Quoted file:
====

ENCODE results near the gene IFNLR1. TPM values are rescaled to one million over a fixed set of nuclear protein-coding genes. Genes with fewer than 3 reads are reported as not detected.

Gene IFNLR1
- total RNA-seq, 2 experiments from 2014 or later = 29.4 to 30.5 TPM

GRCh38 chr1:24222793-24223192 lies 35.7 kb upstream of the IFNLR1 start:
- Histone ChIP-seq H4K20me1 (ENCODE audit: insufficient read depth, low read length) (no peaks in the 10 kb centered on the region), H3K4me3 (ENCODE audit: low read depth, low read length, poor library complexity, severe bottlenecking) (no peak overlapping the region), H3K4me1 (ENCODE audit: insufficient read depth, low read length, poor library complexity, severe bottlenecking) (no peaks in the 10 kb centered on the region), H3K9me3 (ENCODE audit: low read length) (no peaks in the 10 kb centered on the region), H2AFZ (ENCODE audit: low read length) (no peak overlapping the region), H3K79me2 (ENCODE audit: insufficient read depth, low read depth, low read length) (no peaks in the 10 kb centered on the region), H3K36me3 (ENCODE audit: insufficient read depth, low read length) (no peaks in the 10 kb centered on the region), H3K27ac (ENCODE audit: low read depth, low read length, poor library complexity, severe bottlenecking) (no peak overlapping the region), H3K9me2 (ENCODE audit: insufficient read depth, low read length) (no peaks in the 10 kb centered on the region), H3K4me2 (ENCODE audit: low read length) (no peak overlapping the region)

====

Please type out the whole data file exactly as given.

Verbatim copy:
ENCODE results near the gene IFNLR1. TPM values are rescaled to one million over a fixed set of nuclear protein-coding genes. Genes with fewer than 3 reads are reported as not detected.

Gene IFNLR1
- total RNA-seq, 2 experiments from 2014 or later = 29.4 to 30.5 TPM

GRCh38 chr1:24222793-24223192 lies 35.7 kb upstream of the IFNLR1 start:
- Histone ChIP-seq H4K20me1 (ENCODE audit: insufficient read depth, low read length) (no peaks in the 10 kb centered on the region), H3K4me3 (ENCODE audit: low read depth, low read length, poor library complexity, severe bottlenecking) (no peak overlapping the region), H3K4me1 (ENCODE audit: insufficient read depth, low read length, poor library complexity, severe bottlenecking) (no peaks in the 10 kb centered on the region), H3K9me3 (ENCODE audit: low read length) (no peaks in the 10 kb centered on the region), H2AFZ (ENCODE audit: low read length) (no peak overlapping the region), H3K79me2 (ENCODE audit: insufficient read depth, low read depth, low read length) (no peaks in the 10 kb centered on the region), H3K36me3 (ENCODE audit: insufficient read depth, low read length) (no peaks in the 10 kb centered on the region), H3K27ac (ENCODE audit: low read depth, low read length, poor library complexity, severe bottlenecking) (no peak overlapping the region), H3K9me2 (ENCODE audit: insufficient read depth, low read length) (no peaks in the 10 kb centered on the region), H3K4me2 (ENCODE audit: low read length) (no peak overlapping the region)